Sue coordinates the local Making Research Count programme, which links the School with local authorities in the region (currently Essex, Norfolk and Suffolk) in order to improve the dissemination of research findings and to promote the development of knowledge-based practice.

Current and Recently Completed Research Projects

Biennial Analyses of Serious Case Reviews;  2003-05; 2005-07; 2007-09; 2009-2011

Sue is joint lead researcher on this Department for Education commissioned project, led by Dr Marian Brandon.  They have now completed their fourth biennial review (https://www.education.gov.uk/publications/standard/publicationDetail/Page1/DFE-RR226) and have built up a database of over 800 cases over these eight years.  This has enabled detailed statistical work on the characteristics of the children at the centre of the reviews, their families, circumstances and agency responses.  By systematically considering the whole set of reviews, they have been able to aggregate and make sense of the information they contain, and the common themes which often link them.  In addition, qualitative research, focusing on a smaller number of cases and using the overview reports and executive summaries resulting from the serious case reviews, has allowed them to explore in greater detail a number of issues.

Since 2009 the team have collaborated with Dr Peter Sidebotham at Warwick University, and the addition of a consultant paediatrician’s expertise has added an additional perspective to the work, and led, over recent years, to a number of articles in health related journals.  Further work on neglect in cases which led to a serious case review has been undertaken for the NSPCC.

The School’s work on the biennial analyses of serious case reviews is highly valued by the DfE, often linked as a resource (for example on Local Safeguarding Children Board websites) and referred to in reports by, among others, Lord Laming and Professor Eileen Munro.

Norfolk Children’s Services and Suffolk Children’s Services; A Needs Analysis of their Looked After Children

Norfolk and Suffolk Children’s Services were planning to jointly introduce an intensive evidence-based intervention (multi-dimensional treatment foster-care for adolescents – MTFC-A) for a number of their looked after children, and were required by the DfE to undertake a needs analysis prior to its commencement.  Together with Dr Clive Sellick Sue carried out this analysis.  They looked at data sets supplied by the two authorities on all their looked after children, and analysed these with regard to factors such as the children and young people’s age, their gender, current placement, placement history, ‘strength and difficulties questionnaire’ scores and where they were living geographically.  These were set in a context of county wide data on Looked-After children’s educational achievement, youth offending, and CAMHS needs.  A brief survey of current provision of services for this group of young people was included.  Finally an analysis of the cost implications of different scenarios, if the intensive interventions were introduced, was undertaken.  For example cost savings would be considerable if young people, after completing the programme, were able to return from residential out-of-county care to in-county foster care, and even greater if they were at some stage to return to live with their families.  However savings were dependent on there being a full complement of young people being involved in the intervention, and on their completion of the programme.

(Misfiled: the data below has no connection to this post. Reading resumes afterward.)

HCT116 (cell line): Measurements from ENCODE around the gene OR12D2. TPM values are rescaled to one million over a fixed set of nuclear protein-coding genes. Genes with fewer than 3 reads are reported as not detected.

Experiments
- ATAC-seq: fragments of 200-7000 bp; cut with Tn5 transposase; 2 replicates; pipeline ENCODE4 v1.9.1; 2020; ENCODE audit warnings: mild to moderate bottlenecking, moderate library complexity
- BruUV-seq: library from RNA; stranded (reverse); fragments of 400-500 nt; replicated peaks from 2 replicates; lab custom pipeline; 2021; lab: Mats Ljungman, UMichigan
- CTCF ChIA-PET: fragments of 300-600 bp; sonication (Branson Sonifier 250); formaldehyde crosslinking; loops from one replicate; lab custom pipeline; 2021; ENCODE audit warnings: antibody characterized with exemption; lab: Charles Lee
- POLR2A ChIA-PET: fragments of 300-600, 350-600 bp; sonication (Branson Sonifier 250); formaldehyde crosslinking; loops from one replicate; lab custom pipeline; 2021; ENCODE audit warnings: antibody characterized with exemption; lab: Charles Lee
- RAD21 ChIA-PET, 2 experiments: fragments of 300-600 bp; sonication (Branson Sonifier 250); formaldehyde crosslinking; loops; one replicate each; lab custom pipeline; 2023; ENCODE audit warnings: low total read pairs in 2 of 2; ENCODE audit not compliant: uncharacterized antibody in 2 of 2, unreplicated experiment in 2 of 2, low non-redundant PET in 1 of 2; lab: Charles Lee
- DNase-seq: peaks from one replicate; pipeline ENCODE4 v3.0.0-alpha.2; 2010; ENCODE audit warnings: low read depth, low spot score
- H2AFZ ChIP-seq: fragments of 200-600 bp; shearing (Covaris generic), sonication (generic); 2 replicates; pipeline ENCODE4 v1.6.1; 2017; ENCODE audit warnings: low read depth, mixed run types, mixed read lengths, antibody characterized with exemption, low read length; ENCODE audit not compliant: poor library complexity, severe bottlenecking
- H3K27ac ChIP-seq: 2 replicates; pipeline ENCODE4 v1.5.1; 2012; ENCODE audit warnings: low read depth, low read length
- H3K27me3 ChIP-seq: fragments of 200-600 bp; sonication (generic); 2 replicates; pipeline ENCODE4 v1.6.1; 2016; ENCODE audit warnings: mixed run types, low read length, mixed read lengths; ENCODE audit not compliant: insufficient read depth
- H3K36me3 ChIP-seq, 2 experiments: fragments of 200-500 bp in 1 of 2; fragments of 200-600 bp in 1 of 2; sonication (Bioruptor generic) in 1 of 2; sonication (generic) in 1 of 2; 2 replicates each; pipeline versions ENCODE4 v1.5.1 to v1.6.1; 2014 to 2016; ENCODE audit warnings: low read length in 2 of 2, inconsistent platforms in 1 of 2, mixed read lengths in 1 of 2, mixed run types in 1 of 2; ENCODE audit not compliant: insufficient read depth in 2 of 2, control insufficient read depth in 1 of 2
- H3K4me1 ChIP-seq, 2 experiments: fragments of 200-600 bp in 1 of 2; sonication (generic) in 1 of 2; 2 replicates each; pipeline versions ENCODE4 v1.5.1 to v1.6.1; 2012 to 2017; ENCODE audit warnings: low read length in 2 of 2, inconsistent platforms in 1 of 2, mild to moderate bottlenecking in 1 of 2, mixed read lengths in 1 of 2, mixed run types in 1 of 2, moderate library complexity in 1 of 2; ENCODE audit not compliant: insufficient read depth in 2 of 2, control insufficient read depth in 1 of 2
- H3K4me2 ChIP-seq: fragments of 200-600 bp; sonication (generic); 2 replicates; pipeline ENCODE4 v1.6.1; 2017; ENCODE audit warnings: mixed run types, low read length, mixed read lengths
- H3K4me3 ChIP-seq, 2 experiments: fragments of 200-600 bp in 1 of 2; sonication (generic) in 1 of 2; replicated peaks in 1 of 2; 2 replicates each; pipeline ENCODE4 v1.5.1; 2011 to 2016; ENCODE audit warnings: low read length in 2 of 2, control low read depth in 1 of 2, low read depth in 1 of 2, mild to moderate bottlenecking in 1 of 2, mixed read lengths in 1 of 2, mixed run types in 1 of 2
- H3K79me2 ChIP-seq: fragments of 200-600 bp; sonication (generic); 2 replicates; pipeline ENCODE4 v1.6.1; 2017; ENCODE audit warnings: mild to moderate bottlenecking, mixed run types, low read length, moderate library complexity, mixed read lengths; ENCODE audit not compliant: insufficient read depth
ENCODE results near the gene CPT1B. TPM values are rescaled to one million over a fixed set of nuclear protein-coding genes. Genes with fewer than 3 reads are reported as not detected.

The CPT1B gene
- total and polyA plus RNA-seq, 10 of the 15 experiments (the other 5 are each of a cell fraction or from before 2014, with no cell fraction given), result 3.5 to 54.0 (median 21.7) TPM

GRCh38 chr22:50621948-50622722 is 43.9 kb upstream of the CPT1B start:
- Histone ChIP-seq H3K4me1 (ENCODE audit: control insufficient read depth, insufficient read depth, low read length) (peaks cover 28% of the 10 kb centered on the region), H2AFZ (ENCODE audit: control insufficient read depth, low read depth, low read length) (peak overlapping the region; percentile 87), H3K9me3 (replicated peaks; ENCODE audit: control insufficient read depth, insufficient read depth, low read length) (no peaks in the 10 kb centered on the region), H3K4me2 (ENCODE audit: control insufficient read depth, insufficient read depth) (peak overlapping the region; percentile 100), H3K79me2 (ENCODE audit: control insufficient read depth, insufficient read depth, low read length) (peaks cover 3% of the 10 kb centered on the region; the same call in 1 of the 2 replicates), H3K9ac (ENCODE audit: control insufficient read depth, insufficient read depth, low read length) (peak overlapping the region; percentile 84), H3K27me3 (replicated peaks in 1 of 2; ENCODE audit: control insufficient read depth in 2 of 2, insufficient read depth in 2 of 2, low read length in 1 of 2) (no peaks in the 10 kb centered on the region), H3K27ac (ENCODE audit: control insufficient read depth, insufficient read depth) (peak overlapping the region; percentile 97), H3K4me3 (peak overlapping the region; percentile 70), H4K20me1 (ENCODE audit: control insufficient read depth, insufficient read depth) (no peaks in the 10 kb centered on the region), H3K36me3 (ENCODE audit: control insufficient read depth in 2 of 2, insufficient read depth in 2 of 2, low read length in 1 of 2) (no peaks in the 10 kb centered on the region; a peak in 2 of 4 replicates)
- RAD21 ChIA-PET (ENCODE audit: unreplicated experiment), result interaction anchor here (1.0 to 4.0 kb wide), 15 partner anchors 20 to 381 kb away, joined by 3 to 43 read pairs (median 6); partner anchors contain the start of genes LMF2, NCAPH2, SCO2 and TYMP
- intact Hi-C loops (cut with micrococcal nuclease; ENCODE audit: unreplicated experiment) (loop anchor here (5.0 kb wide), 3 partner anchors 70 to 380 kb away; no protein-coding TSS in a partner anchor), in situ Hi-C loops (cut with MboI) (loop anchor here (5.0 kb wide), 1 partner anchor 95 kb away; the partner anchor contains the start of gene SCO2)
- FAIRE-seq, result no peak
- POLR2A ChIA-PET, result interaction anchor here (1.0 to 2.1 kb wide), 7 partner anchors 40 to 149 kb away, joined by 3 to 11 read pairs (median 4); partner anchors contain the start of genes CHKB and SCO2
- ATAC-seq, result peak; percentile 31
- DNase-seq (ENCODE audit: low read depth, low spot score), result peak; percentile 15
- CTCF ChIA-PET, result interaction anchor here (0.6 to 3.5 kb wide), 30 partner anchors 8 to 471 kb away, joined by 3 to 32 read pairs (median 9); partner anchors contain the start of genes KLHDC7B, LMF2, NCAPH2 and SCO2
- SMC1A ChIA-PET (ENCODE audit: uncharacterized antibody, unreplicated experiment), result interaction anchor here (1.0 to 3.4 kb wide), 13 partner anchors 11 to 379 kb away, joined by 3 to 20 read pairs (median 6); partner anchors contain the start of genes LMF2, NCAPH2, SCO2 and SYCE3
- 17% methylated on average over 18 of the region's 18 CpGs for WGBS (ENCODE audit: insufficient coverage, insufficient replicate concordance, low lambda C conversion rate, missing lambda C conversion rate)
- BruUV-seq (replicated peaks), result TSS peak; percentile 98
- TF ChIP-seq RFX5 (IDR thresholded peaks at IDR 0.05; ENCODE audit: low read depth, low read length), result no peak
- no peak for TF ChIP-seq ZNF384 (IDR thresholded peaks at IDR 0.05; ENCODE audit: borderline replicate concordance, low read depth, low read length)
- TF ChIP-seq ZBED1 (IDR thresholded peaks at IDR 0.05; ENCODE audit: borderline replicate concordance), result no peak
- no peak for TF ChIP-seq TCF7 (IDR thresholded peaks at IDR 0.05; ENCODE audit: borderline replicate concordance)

Developing Earlier Routes to Safety for Children and Young People - Office of the Children’s Commissioner  

During 2011/12 Sue has also contributed to this project, which seeks to explore how children and young people recognise and deal with deal with problems of abuse and neglect.  The key research questions are: how do children and young people think about and classify experiences as abuse and neglect; how do children and young people disclose the abuse or neglect they have suffered; and what are young people’s views about the support services they are offered.  

The early stages of this project have included a literature review, and an analysis of posts made to the NSPCC ChildLine message board.

An Evaluation of a Specialist Website for Foster Carers and Fstering Lcal Authority Staff

This study, which involved a number of faculty and research staff in the School, evaluated  the introduction of a specialist website for foster carers in three local authorities.  New forms of information and communication technology, including social networking sites, have become integral to modern life, and they offer both opportunities and challenges to the way that social work practitioners and managers can communicate with, train, and support their foster carers.  The company which developed the website service also envisaged that foster carers could communicate securely with each other, through the site, and that this might encourage the development of an ‘online community’ of carers.  Three authorities took part in the study during 2009-10; a unitary city authority, a London borough and a shire county.

Your Shout Too!

Your Shout Too! was an NSPCC funded project, which sought to ascertain the views of young people, aged 11 and above, who had been involved in court proceedings following the separation of their parents.  Our survey sample of approximately 1,600 young people had been interviewed by a Family Court Adviser or Children’s Guardian for the preparation of a Section 7 or Rule 9.5 report during 2005. CAFCASS sent out, on our behalf, a questionnaire survey to this sample of young people.  The four main research questions were: whether the young people understood the court process;  whether they were satisfied with their level of involvement; whether they were satisfied with the professional services offered to them; and whether they were satisfied with the residence and contact arrangements made for them.  The project ended in 2007 with the final report being published by the NSPCC in that year; two journal articles have subsequently been published.